Math may be considered a universal language, but linguistic difficulties still often hamstring English-language learners’ ability to demonstrate what they know on standardized assessments. A new study from the University of Georgia, presented at the American Educational Research Association conference here in New Orleans, suggests that including appropriate graphics with test questions can help English-language learners translate their math skills, even when there are no other accommodations available.
Albert M. Jimenez, researcher in evaluation measurement and statistics at the University of Georgia and a former math teacher, partnered with a large suburban school district in the South to evaluate test items for the district’s standardized interim assessments for grades 3-8. About 400 of the district’s nearly 3,000 students in those grades are ELLs.
Mr. Jimenez studied student performance item by item on nine math exams across the grades. He found that out of 270 test questions, only 70 included a useful graphic. The graphic might be a rectangle labeled with measurements for a question asking for the area of a swimming pool, for example. The other questions either had no graphic at all or a graphic that had nothing to do with the question; for instance, a word problem on golf accompanied by a picture of a golf ball.
Most standardized tests allow ELLs to use accommodations such as reading the questions aloud or using a bilingual dictionary, but Mr. Jimenez said, the students he studied received no accommodations “so I was able to look at this in kind of a vacuum.”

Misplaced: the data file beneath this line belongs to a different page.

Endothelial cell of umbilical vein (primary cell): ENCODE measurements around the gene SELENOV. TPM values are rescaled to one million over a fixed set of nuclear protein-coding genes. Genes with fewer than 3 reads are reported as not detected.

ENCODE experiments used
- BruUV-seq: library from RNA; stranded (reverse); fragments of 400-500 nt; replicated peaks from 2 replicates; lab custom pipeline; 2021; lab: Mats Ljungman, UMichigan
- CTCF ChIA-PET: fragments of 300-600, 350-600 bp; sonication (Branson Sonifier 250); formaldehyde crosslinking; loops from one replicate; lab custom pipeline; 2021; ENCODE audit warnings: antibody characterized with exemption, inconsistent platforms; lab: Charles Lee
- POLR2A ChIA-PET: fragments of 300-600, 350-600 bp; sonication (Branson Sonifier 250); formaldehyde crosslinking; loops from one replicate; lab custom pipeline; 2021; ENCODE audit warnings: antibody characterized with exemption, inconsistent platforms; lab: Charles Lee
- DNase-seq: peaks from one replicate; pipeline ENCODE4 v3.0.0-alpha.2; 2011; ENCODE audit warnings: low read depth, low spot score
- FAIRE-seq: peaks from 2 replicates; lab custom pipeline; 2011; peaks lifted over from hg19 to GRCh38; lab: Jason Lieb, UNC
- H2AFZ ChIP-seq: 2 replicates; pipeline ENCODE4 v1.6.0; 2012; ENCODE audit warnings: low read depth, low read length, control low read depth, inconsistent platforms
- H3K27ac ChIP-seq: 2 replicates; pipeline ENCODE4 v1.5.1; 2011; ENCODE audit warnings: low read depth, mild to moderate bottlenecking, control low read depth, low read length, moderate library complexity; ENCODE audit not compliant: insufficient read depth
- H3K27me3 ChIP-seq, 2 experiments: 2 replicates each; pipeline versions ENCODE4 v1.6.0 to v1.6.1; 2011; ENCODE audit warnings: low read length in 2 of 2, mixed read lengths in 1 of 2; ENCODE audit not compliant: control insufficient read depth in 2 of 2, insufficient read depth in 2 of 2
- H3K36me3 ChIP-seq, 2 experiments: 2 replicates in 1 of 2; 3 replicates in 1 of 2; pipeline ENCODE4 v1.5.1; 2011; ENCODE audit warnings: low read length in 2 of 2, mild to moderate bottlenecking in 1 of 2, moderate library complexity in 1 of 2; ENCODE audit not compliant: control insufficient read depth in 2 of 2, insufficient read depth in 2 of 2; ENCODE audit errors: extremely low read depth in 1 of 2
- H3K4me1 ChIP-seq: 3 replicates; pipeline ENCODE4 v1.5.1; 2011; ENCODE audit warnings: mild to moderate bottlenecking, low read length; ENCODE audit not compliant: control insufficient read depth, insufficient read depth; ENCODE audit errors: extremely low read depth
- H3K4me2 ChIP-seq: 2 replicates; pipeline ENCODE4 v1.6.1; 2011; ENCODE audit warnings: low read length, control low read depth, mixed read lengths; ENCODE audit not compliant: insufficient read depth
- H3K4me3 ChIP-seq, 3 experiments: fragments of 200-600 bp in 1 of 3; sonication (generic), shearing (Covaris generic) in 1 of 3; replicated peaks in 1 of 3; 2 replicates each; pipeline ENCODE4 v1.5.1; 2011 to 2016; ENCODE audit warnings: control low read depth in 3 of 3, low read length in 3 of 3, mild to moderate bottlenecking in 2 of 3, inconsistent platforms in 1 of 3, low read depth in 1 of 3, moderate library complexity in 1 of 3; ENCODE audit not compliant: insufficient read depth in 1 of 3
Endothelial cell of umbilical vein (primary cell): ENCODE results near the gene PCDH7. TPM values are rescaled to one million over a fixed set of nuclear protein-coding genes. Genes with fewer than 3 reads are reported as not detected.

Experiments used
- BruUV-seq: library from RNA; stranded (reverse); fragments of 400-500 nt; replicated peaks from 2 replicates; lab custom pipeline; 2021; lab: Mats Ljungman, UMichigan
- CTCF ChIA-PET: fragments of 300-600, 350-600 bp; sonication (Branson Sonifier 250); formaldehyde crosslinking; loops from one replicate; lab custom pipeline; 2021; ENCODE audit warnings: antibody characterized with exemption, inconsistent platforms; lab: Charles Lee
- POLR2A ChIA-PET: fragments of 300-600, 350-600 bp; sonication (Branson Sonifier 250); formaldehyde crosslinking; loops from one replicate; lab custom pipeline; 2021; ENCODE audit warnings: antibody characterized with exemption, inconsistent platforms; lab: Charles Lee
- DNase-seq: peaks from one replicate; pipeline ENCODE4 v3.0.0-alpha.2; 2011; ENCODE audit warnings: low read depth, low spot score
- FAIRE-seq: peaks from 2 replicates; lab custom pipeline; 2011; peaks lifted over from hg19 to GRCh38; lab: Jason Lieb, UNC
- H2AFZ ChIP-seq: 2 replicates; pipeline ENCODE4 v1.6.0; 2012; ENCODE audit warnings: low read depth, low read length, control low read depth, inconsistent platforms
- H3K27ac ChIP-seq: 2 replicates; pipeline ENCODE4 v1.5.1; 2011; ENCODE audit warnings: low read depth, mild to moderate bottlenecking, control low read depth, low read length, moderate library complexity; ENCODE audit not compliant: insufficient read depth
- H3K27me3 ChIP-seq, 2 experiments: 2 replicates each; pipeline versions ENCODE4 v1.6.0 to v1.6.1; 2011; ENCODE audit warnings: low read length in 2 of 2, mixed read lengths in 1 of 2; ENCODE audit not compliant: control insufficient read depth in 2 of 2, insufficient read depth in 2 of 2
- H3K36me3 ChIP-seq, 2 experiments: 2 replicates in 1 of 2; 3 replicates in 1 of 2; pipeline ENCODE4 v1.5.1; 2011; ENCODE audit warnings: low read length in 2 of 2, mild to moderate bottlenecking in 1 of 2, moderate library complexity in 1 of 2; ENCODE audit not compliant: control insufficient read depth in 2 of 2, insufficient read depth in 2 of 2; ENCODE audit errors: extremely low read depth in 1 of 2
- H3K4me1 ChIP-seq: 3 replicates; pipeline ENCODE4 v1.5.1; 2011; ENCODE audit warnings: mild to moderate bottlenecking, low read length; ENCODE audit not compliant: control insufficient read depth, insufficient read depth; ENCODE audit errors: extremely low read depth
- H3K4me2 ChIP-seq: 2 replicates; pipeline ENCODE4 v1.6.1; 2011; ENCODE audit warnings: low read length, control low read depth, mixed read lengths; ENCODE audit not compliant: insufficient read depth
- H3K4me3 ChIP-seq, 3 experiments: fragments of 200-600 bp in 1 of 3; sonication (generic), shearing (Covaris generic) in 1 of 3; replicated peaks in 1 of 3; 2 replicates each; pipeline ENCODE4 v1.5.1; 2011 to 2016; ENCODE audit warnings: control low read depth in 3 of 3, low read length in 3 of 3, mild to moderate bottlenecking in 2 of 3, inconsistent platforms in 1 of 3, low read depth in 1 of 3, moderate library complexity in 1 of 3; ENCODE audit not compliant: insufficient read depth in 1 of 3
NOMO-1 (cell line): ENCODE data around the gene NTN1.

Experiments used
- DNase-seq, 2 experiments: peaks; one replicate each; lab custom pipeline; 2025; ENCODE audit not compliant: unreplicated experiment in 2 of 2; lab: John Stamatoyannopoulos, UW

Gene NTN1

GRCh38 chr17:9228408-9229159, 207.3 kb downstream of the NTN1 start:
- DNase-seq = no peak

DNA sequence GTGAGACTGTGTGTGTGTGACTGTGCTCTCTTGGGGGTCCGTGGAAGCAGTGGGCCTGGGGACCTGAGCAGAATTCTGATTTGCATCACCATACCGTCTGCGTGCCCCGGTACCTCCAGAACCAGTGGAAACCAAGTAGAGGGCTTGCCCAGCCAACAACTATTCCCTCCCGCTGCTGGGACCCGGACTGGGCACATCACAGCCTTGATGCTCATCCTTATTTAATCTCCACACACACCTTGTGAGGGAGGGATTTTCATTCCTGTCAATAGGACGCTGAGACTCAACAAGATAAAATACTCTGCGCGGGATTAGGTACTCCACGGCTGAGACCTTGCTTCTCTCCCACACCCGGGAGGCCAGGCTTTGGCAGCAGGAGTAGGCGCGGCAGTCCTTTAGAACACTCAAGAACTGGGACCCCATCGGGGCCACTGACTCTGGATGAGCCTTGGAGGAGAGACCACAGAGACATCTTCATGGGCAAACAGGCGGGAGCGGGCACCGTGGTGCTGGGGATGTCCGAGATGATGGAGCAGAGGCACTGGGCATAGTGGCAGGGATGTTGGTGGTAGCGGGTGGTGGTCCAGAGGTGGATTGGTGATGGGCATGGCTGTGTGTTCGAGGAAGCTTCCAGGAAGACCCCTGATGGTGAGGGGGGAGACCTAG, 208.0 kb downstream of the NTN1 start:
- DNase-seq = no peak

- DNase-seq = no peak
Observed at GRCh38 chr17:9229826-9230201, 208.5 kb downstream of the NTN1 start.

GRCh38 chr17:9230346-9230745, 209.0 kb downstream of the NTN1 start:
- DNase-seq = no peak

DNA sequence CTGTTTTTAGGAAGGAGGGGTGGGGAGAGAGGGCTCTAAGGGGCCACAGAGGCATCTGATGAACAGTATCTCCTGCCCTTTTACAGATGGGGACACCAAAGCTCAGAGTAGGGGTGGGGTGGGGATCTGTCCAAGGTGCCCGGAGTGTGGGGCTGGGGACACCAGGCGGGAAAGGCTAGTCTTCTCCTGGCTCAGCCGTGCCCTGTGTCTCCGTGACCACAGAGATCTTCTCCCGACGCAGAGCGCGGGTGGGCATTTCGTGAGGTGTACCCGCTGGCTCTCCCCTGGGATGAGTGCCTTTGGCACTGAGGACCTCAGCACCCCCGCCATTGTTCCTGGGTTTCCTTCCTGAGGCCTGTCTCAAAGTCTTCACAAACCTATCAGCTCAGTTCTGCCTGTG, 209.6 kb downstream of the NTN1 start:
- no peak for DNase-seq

English-proficient students outperformed ELLs on questions without a useful graphic by 7.9 percent. Yet when ELLs had a useful graphic, that gap closed to only 2.8 percent, and ELLs outperformed English-proficient students on 28 graphic questions.
That makes sense, said Rachel R. Prosser, a multicultural education researcher at the University of Colorado-Boulder. In a study presented at AERA of 78 students in grades 6-8, half of whom were ELLs, she found that even high-level English learners often mentally switch to their native language when working through concepts in a science multiple-choice test, to communicate words and concepts they were not yet certain of in English. She is now studying whether students are better able to understand and communicate science test questions which include a graphic element.
“We are interested in seeing data of students’ interpretation of a visual item,” she said.
Mr. Jimenez is conducting additional studies to determine whether the unconnected graphics help or hinder English-language learners’ ability to solve math problems and if the useful graphics help without other accommodations at different grades.
The full reports are not yet published, so I can’t include a copy here, but you can find the abstracts at AERA’s web site or contact Mr. Jimenez at email@example.com.
A version of this news article first appeared in the Inside School Research blog.